The London terror attack last week left four dead and many injured in an event lasting fewer than ninety seconds. Involving just a car and a knife, it highlighted how difficult it is to prevent casualties in such scenarios.
As a result, home secretary Amber Rudd called for a lessening of encryption in WhatsApp, which attacker Khalid Masood used before the attack. However, Facebook isn’t the only tech company that has come under fire over the events.
Media outlets like the Sun criticized Microsoft after chief legal officer Brad Smith told ITV “we will not help any government, including our own, hack or attack any customer anywhere.”
Publications quickly took the statement out of context, with claims that Microsoft did not comply with Rudd’s demands. MP James Berry claims “Companies like Microsoft are putting their own branding ahead of national security.”
Thirty Minute Response Time
However, Microsoft did indeed comply with the government order. Smith’s initial response always said the company turns over data when “legally compelled to”.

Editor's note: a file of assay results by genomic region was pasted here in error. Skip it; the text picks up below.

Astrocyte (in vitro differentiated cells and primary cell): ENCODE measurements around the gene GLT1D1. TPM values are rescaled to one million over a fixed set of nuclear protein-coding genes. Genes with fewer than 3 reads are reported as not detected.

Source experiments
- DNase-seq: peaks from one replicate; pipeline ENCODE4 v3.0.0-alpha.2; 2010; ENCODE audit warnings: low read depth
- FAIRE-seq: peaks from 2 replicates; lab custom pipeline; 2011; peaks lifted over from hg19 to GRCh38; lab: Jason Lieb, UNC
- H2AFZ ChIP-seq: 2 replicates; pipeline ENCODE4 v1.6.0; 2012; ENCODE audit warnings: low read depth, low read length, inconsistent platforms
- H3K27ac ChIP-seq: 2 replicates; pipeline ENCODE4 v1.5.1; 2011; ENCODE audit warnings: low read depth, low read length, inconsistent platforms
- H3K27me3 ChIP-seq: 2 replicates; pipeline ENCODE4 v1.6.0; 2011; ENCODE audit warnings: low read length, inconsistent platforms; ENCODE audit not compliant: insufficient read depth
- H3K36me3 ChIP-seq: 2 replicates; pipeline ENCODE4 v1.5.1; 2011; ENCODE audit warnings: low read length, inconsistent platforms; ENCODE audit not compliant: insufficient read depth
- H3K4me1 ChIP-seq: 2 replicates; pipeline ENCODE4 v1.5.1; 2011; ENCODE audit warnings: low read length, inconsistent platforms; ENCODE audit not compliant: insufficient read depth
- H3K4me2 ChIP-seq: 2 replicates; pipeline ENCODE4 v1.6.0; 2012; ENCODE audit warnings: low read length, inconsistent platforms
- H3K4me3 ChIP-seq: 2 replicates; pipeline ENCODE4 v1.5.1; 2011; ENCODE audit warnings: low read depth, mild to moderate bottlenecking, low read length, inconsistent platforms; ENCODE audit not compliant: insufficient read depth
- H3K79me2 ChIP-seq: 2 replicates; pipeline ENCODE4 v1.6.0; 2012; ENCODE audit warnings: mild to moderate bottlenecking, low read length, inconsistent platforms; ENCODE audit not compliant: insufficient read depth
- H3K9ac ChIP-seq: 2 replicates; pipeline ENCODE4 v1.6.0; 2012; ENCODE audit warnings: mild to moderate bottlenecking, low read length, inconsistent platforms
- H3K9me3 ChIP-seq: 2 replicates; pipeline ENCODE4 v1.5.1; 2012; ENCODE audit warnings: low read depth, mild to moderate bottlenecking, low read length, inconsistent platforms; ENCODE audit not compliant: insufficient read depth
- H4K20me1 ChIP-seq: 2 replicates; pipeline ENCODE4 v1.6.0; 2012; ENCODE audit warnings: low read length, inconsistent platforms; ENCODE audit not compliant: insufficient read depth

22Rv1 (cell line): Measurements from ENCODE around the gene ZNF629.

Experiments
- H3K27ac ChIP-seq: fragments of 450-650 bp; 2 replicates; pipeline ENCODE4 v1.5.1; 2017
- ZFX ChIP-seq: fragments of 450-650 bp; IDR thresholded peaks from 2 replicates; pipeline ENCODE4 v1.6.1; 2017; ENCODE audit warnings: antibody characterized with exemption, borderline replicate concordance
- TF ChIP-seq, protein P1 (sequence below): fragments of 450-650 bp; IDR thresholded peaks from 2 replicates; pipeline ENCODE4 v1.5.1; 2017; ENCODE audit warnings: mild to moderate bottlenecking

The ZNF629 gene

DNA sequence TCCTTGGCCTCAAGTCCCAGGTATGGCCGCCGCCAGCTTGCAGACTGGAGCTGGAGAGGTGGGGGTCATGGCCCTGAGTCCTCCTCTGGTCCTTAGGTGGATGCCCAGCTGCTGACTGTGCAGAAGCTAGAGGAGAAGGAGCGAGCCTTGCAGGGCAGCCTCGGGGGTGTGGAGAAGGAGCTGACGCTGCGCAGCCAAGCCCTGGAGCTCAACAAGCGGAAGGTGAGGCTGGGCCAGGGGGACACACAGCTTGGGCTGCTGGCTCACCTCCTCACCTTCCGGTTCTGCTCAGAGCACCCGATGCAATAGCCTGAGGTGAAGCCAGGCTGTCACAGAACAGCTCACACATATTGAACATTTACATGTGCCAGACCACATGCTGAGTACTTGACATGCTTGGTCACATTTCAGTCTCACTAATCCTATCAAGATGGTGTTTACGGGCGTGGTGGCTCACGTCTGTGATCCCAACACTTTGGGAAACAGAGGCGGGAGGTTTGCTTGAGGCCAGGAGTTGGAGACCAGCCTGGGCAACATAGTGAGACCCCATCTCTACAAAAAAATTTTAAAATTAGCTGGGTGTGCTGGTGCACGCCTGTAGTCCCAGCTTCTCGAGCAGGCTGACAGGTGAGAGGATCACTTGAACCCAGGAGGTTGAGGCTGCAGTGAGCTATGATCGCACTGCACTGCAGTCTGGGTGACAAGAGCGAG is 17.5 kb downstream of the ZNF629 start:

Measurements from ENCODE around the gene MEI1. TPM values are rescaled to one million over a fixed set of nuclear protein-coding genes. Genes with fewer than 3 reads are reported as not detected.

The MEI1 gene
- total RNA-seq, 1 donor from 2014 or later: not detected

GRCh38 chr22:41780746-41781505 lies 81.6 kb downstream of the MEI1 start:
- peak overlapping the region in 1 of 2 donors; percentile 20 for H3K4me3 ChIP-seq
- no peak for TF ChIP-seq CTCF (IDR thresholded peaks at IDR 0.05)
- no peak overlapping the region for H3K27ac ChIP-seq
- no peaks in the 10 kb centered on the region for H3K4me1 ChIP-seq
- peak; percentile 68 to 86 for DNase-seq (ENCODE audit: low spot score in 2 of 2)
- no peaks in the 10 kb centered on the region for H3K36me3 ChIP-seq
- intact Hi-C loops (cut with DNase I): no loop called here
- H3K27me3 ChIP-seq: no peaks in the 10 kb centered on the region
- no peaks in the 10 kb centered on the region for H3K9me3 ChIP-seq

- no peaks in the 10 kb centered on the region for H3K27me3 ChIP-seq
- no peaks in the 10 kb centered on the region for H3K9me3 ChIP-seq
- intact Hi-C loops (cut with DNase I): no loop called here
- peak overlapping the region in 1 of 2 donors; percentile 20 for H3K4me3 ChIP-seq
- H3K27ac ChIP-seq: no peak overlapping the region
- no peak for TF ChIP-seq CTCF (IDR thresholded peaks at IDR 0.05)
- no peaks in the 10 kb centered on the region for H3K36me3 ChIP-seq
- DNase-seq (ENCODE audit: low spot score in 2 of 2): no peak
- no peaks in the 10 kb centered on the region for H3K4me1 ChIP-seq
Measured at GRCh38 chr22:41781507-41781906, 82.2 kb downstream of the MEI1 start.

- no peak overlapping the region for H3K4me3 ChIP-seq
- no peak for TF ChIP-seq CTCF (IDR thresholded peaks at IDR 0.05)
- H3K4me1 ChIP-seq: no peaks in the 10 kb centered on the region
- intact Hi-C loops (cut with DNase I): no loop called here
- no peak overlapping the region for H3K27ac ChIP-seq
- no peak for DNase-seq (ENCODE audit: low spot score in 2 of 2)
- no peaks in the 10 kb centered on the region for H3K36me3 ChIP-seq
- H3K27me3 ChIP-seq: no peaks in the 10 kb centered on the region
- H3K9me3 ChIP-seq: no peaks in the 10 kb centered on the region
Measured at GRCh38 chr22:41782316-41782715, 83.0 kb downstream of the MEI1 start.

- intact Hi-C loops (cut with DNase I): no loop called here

The London terror attack last Wednesday was no different, and Microsoft has released an amendment.
“Microsoft confirmed that it had received last week lawful orders seeking email information relating to the terrorist attack in London, and that it had promptly provided the information requested. This follows prompt action when Microsoft responded to 14 lawful requests following the November 2015 terrorist attack in Paris and the Paris attack on Charlie Hebdo in January 2015,” said a spokesperson.
“Our team responded in under 30 minutes last week to verify that the legal order was valid and provided law enforcement the information that was sought,” Smith added. “Our global team is on call 24/7 and responds when it receives a proper and lawful order. This of course is different from helping a government outside the rule of law to turn over private information or hack or attack a customer, which we’ve said clearly we will not do. We’re committed both to protecting public safety and safeguarding personal privacy, and we believe that proper legal process is the key to striking this balance.”
Whatever your thoughts on privacy, it’s hard to argue with the company’s logic. It simply follows the law and doesn’t disclose customers information unless it has to. However, with pressure in the U.K. to remove investigation barriers, it’s hard to say how long that stance will fly.